It’s well known that surveillance effects how we behave. A recent study on the issue showed that traffic to Wikipedia articles on controversial subjects dropped off significantly after Edward Snowden revealed widespread Internet surveillance by the NSA and GCHQ.
This shows both the short and long-term effect that intrusion into our private lives can have on perfectly legal activities. It also reflects the “panopticon effect” described by French social theorist Michel Foucault.
The panopticon was an 18th century prison designed so that prison guards could see into prison cells from their tower, but prisoners could not see the guards. Its purpose was to motivate prisoners to behave well, not through brute force, but through their fear of being seen.
While mass surveillance in Britain does not carry the same threat of physical harm experienced by those living under violent dictatorships, it does threaten to shape the way we speak and act with one another – creating a less free society.
Gaming the classroom
This increase in mass surveillance is also happening in the classroom – through the use of online games that keep score and report back to the teacher in real time about a pupil’s behaviour and abilities.
“Gamification” in schools teaches children that they should expect their every move to be watched, rated and possibly shared publicly. It makes a lack of privacy appear normal and prepares young people to accept mass surveillance in their adult lives.
While gamification has long played a role in education through non-digital teaching strategies such as sticker charts and school houses, over recent years, interest has increased. Now, teachers use new digital tools such as classroom management platforms and game-like educational software to see, capture and judge a wider range of childrens’ behaviour in ever greater detail.
Observations from the field
My study on how the new computing standards in England’s National Curriculum are being experienced in the primary school classroom has documented several instances of gamification gone big brother. In one school I saw the introduction of a new house system where points were handed out by older students who hid around corners in the hallway, scribbling down notes on unsuspecting children.
These notes were uploaded onto ClassDojo – a cloud-based platform for tracking and reporting students’ behaviour – nightly for parents to view. The weekly aggregate of these scores was then shown to the whole class each Friday, so that students could see how they and their classmates matched up against one another.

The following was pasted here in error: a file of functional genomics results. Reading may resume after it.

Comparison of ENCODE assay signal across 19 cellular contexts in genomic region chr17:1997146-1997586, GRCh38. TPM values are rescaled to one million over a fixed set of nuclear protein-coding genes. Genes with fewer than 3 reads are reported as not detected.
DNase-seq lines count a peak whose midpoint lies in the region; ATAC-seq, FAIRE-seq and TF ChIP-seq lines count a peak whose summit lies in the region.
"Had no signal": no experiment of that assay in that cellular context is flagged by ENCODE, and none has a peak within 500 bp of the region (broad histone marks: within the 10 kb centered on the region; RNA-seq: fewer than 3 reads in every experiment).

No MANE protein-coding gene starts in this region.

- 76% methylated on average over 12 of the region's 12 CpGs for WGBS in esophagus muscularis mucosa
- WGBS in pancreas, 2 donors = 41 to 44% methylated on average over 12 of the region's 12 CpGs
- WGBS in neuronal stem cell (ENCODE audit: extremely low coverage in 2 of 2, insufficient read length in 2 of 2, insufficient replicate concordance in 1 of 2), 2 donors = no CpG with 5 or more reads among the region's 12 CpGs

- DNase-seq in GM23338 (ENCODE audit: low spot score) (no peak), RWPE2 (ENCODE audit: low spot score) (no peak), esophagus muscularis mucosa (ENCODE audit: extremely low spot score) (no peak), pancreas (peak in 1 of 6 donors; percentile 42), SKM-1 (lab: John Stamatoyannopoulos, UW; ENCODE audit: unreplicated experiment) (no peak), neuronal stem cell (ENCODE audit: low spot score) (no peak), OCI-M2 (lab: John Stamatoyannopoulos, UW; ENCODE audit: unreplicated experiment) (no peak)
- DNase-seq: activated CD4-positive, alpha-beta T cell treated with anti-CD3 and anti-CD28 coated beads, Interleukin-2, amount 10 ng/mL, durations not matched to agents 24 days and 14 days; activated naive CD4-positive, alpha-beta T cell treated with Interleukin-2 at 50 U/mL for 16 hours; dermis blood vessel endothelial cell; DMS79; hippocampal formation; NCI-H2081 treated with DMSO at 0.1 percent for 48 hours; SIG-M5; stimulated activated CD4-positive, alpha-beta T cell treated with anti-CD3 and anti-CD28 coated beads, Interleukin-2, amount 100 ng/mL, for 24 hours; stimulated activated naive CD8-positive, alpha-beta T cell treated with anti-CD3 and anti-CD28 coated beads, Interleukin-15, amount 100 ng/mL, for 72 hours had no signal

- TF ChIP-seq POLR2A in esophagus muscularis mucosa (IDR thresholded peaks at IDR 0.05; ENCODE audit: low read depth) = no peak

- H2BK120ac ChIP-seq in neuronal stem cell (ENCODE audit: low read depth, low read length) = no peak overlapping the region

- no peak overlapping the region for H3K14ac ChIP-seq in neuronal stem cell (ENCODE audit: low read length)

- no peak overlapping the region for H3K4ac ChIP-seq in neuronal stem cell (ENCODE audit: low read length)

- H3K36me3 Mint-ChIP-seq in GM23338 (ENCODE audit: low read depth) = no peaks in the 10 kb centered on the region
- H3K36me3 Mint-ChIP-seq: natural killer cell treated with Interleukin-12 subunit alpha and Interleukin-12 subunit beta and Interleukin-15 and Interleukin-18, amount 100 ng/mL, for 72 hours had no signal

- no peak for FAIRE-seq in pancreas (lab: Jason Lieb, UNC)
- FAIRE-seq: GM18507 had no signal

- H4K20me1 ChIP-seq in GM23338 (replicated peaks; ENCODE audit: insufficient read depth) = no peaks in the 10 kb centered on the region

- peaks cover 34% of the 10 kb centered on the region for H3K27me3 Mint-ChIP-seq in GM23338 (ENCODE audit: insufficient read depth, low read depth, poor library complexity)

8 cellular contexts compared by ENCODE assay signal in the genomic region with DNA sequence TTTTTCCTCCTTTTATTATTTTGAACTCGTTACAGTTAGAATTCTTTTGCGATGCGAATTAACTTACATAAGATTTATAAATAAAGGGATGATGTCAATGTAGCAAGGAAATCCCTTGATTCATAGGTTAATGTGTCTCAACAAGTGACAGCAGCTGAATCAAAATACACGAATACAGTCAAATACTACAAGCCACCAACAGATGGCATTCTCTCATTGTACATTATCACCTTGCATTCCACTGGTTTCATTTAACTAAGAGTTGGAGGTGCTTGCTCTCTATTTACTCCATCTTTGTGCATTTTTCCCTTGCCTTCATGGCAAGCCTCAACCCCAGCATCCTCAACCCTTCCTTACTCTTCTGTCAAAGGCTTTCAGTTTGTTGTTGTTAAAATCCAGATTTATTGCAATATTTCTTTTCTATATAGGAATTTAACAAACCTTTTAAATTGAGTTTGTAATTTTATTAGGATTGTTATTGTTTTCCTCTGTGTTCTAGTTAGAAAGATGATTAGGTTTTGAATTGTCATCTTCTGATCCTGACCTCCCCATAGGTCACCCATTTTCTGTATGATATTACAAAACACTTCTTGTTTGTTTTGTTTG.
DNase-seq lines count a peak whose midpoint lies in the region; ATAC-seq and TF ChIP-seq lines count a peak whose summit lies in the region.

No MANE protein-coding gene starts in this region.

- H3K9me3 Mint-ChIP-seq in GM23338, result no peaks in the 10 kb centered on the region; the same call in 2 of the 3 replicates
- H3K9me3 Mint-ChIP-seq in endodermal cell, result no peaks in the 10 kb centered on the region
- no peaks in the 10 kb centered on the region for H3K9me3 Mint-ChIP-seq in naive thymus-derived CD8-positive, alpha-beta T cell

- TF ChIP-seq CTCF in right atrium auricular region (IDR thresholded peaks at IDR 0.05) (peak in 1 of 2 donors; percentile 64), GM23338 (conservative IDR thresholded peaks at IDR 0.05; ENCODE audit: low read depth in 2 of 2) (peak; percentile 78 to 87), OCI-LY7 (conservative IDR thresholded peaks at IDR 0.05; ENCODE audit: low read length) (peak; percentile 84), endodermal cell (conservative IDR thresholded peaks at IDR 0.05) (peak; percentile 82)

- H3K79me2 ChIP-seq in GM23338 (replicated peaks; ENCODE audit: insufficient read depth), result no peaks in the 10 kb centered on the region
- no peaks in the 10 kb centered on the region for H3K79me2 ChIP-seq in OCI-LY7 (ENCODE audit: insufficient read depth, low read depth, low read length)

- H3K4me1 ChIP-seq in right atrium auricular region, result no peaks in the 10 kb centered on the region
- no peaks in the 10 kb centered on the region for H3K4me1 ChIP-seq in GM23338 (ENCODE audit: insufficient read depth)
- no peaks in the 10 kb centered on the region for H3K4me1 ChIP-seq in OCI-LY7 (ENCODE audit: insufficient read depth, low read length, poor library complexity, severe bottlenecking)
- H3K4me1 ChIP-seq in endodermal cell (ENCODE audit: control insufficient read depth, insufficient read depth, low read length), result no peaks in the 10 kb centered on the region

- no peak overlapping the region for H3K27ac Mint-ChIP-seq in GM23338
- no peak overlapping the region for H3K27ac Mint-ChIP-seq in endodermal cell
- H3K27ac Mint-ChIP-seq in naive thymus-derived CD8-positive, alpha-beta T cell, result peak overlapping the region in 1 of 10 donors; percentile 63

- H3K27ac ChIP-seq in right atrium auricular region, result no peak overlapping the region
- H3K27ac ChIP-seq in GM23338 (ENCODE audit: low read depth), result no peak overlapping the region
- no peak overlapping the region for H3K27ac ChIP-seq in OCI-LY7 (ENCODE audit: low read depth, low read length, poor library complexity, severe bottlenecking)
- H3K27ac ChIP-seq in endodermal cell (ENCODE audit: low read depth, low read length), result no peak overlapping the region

In another school, students were frequently reminded by their teacher that she could see everything they did on their one-to-one iPads through a screen capture programme. Later, this teacher compared their relatively gentle teaching style with that used on some of the children’s parents abroad, where students had to kneel over broken cocoa shells until they had successfully recited their multiplication tables.
I guess it’s easy to see how this type of modern-day monitoring is seen as relatively harmless compared to the violence experienced by some schoolchildren elsewhere in the world.
More harm than good
But while the gamification of the classroom through educational software is clearly less physically violent than corporal punishment, we shouldn’t fool ourselves into believing that gamification is a universally fun and engaging experience for all children. And it may even cause harm or negatively impact students, if used without understanding the risks involved.
Even in cases where it has a positive effect on student behaviour, we should still proceed with caution. Because, if we’re not careful, we risk teaching young children to accept an all-seeing, all-knowing eye in their lives. And that this “panopticonic” gaze should be feared and valued more than internal motivations such as curiosity, passion, and drive.
The popularity of gamification is understandable. Learning should be fun at least some of the time and teachers need to know what students are doing in their classroom. But with ever-increasing means of mass surveillance in the adult world, we should be teaching children to think critically about privacy and fear – rather than training them to give up the former and live by the latter.